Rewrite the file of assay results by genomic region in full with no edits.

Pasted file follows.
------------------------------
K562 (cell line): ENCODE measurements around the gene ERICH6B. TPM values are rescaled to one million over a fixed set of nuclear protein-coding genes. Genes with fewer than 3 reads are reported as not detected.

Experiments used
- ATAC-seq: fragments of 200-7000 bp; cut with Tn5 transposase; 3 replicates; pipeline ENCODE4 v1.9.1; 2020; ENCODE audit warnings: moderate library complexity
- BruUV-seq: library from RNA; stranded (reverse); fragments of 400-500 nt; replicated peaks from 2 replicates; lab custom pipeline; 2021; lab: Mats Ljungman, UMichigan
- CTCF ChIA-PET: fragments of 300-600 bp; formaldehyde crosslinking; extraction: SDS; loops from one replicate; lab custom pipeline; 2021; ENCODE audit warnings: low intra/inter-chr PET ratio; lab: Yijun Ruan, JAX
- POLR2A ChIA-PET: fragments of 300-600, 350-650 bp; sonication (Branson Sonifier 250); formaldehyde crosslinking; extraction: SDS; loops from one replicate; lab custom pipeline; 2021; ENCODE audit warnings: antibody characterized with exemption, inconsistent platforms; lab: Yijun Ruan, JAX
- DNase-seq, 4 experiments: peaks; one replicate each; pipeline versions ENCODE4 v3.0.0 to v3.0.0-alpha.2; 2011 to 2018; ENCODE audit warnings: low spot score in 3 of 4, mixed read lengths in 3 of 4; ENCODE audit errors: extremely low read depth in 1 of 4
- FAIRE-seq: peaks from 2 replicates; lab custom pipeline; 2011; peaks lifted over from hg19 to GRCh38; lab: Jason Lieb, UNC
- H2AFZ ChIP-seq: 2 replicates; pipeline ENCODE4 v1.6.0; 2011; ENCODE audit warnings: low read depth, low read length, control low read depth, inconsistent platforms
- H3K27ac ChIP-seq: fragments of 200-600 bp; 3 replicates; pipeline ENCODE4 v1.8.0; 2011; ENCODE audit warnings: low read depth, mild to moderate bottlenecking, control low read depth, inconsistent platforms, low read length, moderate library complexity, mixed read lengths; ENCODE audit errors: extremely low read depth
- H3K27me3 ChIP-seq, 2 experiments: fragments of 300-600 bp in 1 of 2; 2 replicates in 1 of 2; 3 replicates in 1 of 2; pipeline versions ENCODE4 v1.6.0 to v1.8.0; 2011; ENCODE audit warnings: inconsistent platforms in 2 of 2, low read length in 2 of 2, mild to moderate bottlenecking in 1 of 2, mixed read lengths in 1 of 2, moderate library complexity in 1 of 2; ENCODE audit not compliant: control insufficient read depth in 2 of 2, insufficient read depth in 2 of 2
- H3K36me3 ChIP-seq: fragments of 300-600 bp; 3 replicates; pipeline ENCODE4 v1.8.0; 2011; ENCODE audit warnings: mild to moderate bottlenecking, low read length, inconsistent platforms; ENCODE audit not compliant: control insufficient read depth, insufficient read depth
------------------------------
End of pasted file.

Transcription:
K562 (cell line): ENCODE measurements around the gene ERICH6B. TPM values are rescaled to one million over a fixed set of nuclear protein-coding genes. Genes with fewer than 3 reads are reported as not detected.

Experiments used
- ATAC-seq: fragments of 200-7000 bp; cut with Tn5 transposase; 3 replicates; pipeline ENCODE4 v1.9.1; 2020; ENCODE audit warnings: moderate library complexity
- BruUV-seq: library from RNA; stranded (reverse); fragments of 400-500 nt; replicated peaks from 2 replicates; lab custom pipeline; 2021; lab: Mats Ljungman, UMichigan
- CTCF ChIA-PET: fragments of 300-600 bp; formaldehyde crosslinking; extraction: SDS; loops from one replicate; lab custom pipeline; 2021; ENCODE audit warnings: low intra/inter-chr PET ratio; lab: Yijun Ruan, JAX
- POLR2A ChIA-PET: fragments of 300-600, 350-650 bp; sonication (Branson Sonifier 250); formaldehyde crosslinking; extraction: SDS; loops from one replicate; lab custom pipeline; 2021; ENCODE audit warnings: antibody characterized with exemption, inconsistent platforms; lab: Yijun Ruan, JAX
- DNase-seq, 4 experiments: peaks; one replicate each; pipeline versions ENCODE4 v3.0.0 to v3.0.0-alpha.2; 2011 to 2018; ENCODE audit warnings: low spot score in 3 of 4, mixed read lengths in 3 of 4; ENCODE audit errors: extremely low read depth in 1 of 4
- FAIRE-seq: peaks from 2 replicates; lab custom pipeline; 2011; peaks lifted over from hg19 to GRCh38; lab: Jason Lieb, UNC
- H2AFZ ChIP-seq: 2 replicates; pipeline ENCODE4 v1.6.0; 2011; ENCODE audit warnings: low read depth, low read length, control low read depth, inconsistent platforms
- H3K27ac ChIP-seq: fragments of 200-600 bp; 3 replicates; pipeline ENCODE4 v1.8.0; 2011; ENCODE audit warnings: low read depth, mild to moderate bottlenecking, control low read depth, inconsistent platforms, low read length, moderate library complexity, mixed read lengths; ENCODE audit errors: extremely low read depth
- H3K27me3 ChIP-seq, 2 experiments: fragments of 300-600 bp in 1 of 2; 2 replicates in 1 of 2; 3 replicates in 1 of 2; pipeline versions ENCODE4 v1.6.0 to v1.8.0; 2011; ENCODE audit warnings: inconsistent platforms in 2 of 2, low read length in 2 of 2, mild to moderate bottlenecking in 1 of 2, mixed read lengths in 1 of 2, moderate library complexity in 1 of 2; ENCODE audit not compliant: control insufficient read depth in 2 of 2, insufficient read depth in 2 of 2
- H3K36me3 ChIP-seq: fragments of 300-600 bp; 3 replicates; pipeline ENCODE4 v1.8.0; 2011; ENCODE audit warnings: mild to moderate bottlenecking, low read length, inconsistent platforms; ENCODE audit not compliant: control insufficient read depth, insufficient read depth